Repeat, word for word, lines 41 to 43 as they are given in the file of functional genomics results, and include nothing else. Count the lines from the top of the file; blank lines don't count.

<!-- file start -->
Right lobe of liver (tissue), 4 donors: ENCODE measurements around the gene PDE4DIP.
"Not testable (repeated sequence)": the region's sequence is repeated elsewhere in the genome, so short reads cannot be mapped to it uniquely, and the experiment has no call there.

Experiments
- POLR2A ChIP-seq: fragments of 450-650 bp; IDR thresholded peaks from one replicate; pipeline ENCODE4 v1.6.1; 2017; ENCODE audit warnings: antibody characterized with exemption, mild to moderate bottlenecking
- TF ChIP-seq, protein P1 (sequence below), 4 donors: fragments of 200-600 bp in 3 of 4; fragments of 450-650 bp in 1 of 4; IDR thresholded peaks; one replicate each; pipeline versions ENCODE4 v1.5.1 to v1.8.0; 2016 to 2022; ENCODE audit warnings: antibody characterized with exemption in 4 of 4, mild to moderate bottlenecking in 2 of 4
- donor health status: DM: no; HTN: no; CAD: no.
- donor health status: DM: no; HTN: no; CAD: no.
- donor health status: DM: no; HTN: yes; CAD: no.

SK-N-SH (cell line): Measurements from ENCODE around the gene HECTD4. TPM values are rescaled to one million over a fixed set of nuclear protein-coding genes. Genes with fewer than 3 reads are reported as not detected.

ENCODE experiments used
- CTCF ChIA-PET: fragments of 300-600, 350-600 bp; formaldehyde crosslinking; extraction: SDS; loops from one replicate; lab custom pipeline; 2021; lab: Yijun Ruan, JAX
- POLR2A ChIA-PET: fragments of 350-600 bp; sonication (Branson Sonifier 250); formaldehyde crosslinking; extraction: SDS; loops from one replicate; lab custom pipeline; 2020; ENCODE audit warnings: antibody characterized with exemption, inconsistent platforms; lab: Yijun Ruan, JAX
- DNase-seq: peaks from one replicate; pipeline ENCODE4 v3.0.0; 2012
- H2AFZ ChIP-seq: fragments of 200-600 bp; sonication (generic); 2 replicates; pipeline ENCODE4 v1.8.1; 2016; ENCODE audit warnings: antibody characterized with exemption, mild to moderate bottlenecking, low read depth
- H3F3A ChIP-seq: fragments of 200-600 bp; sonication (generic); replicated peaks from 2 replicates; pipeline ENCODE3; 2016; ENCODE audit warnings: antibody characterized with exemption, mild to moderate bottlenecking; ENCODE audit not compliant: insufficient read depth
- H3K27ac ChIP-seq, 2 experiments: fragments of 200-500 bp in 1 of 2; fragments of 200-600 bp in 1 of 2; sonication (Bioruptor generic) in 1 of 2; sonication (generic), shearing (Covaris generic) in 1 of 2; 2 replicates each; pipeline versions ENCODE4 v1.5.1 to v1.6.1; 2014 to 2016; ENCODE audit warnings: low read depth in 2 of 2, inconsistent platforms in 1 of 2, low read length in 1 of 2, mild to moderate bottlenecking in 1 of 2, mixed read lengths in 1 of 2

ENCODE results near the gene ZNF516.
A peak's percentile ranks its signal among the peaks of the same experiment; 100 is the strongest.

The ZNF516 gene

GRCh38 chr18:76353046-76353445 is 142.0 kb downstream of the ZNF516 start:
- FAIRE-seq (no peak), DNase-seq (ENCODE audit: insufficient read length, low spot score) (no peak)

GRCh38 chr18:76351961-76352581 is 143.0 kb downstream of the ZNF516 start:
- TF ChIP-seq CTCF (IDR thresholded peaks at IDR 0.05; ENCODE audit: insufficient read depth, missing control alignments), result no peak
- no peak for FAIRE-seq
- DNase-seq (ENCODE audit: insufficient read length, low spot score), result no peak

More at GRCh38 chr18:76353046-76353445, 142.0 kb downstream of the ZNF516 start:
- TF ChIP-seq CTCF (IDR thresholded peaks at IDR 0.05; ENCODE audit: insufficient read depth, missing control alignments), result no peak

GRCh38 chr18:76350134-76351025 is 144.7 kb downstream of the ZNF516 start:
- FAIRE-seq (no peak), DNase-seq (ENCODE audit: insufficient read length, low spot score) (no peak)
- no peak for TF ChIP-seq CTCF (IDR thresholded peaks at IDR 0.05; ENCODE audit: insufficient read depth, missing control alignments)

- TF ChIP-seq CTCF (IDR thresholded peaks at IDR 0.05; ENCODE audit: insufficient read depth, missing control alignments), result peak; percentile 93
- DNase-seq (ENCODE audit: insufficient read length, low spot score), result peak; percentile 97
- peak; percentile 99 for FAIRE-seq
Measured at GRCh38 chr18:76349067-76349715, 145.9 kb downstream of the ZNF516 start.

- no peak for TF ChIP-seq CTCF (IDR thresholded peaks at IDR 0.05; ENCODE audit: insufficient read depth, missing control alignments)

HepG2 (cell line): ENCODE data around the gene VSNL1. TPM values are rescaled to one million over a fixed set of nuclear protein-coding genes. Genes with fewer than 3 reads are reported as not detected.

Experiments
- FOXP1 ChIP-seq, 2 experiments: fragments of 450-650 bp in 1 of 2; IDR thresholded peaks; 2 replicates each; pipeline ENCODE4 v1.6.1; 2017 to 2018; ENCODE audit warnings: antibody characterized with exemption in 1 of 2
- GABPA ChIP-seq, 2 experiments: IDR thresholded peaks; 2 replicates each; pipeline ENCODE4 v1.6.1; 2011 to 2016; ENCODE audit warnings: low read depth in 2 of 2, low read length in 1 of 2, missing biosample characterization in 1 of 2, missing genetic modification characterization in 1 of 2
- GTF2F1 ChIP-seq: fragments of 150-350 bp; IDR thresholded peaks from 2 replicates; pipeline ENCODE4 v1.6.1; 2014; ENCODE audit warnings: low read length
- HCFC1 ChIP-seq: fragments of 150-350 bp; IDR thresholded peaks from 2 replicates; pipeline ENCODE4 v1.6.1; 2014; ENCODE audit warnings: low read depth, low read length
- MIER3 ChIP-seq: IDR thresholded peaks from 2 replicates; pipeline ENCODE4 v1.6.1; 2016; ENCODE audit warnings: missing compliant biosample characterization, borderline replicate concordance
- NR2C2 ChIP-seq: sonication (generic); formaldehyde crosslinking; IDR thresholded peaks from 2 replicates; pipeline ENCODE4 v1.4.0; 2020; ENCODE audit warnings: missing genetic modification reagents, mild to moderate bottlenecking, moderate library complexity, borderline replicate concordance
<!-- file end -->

- HCFC1 ChIP-seq: fragments of 150-350 bp; IDR thresholded peaks from 2 replicates; pipeline ENCODE4 v1.6.1; 2014; ENCODE audit warnings: low read depth, low read length
- MIER3 ChIP-seq: IDR thresholded peaks from 2 replicates; pipeline ENCODE4 v1.6.1; 2016; ENCODE audit warnings: missing compliant biosample characterization, borderline replicate concordance
- NR2C2 ChIP-seq: sonication (generic); formaldehyde crosslinking; IDR thresholded peaks from 2 replicates; pipeline ENCODE4 v1.4.0; 2020; ENCODE audit warnings: missing genetic modification reagents, mild to moderate bottlenecking, moderate library complexity, borderline replicate concordance